Incorrect definition. It is saying one thing and doing another. So it is very possible to call religious people hypocrites. Their actions do not match their stated beliefs.
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Offline Hatter23

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Re: The World would Be Better Off Without Religion
« Reply #25 on: January 24, 2012, 08:12:27 AM »
What is a hypocrite? Some one that believes one thing and does another. Unless you know the beliefs of someone how can you call them a hypocrite. Just because someone that believes in god and may not believe in him the way you feel a believer should believe , does not make them a hypocrite. So I guess what I am saying here is , but what right do you call moderate believers a hypocrite?

Incorrect definition. It is saying one thing and doing another. So it is very possible to call religious people hypocrites. Their actions do not match their stated beliefs.

To be fair it only applies to the majority of religious people. Most Pagans and Deists are not major hypocrites as far as their religion goes. It isn't possible to be non-hypocritical for Muslims and Christians as their religions have contradictory mandates.
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Offline jaimehlers

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Re: The World would Be Better Off Without Religion
« Reply #26 on: January 24, 2012, 10:29:27 AM »
I have little time to discuss anything these days, so I won't get into the back and forth between Jaime and Velks. However I thought that this might be somewhat relevant.

http://i.imgur.com/KuA8R.jpg
I can accept that.  My problem isn't with the idea of making society secular, so that religion isn't the kind of driving force which is so horribly easy to abuse.  My problem is with the rhetoric of saying that religion should be eradicated.  I know what velkyn probably means by it, but I also know that the words shape the discussion.  I can easily see stupid or incompetent people jumping to conclusions about "eradicating religion", or people later on misunderstanding the rhetoric and taking it too seriously.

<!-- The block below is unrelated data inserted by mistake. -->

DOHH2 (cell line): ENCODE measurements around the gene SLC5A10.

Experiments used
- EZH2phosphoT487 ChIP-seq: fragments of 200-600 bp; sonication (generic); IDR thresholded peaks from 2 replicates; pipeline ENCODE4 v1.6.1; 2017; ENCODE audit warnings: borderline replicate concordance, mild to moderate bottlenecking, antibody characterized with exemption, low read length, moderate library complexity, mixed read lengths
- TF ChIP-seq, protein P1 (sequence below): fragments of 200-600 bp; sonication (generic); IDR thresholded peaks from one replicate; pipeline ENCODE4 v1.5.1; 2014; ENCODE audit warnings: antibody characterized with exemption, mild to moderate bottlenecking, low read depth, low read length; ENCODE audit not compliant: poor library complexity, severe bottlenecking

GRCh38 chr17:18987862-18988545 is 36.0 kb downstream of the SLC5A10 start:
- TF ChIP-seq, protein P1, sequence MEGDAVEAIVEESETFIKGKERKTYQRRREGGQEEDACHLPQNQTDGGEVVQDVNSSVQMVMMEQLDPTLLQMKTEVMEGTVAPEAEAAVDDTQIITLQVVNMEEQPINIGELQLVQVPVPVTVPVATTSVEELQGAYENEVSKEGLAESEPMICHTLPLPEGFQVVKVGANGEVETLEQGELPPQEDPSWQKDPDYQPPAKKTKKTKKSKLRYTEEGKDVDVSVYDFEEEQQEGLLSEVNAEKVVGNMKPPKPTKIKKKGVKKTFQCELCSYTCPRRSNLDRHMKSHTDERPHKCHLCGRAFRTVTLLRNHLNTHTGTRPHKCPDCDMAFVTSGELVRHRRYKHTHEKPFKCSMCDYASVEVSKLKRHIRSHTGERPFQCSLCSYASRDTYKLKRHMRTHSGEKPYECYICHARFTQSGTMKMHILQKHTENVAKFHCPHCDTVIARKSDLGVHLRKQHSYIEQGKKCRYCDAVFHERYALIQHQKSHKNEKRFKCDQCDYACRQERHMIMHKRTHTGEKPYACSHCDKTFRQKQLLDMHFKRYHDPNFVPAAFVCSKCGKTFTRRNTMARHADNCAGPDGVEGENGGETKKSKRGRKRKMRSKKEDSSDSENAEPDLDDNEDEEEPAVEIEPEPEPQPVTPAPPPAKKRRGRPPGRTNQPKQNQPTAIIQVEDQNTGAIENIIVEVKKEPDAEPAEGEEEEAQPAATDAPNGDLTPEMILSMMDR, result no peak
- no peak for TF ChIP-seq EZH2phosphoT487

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Re: The World would Be Better Off Without Religion
« Reply #27 on: January 24, 2012, 01:50:29 PM »
Not in the slightest.  The reason you think that is because you're not seeing the very real distinction between them, and so you assume that they must be the same on the inside.  This sort of thinking ends up being self-fulfilling.  Treat moderates as if they're no different than extremists enough, and you'll push them into making common cause to stand up against that kind of short-sighted belligerence.  "The enemy of my enemy...."
  So please show me this distinction, Jaime.  You’ve claim that moderates will suddenly become extremists if anyone questions them. (and I am always pleased to see you declare that any discussion brought up by an atheist as “beligerant”. Nice strawman)  I am curious to see your reason why that would occur if they are so very different.  Your little quote is a nice one but I’ve yet to see it actually work out, *if* the enemies are truly different. 
Quote
Consider what I'm saying a caution, then.
  No, I won’t since all you are arguing against is a strawman since you don’t like to confront theists. 
Quote
Why do you think I brought up MLK and Malcolm X?  I know that there have to be what are commonly called "agitators" to get anything meaningful done.  But you have to remember that agitators are easy to caricature, and their very aggressiveness can cause problems.  Malcolm X wouldn't have gotten the civil rights legislation passed on his own.
I see that you brought them up as an attempt to scare people. You make unsupporteable claims that Malcolm X wouldn’t have been able to get things done.  Must be some crystal ball you have, Jaime.  And I do love how you caricaturize “agitators” just as much as any KKK member.  You’ve used the same strawmen arguments against me as bigots used against black people who didn’t sit down, shut up and *wait*.  I am waiting for answers to my questions, Jaime.   

I define worthwhile allies if they help further a cause.  And that includes those who aren’t as aggressive as me.  It helps to have both tactics, but that doesn’t say one will not work alone as you seem to be indicateing that an aggressive approach will not work at all and is not welcome in your view.  However, people like you, who want to ignore the problem and hope it will go away, are not helping and I do not consider you an ally since you want to do nothing.  I don’t see anyone ceasing to be a atheist because of an aggressive questioning of theists.  Maybe there are people like that, but I have not seen them and I’ve been at this for a while now.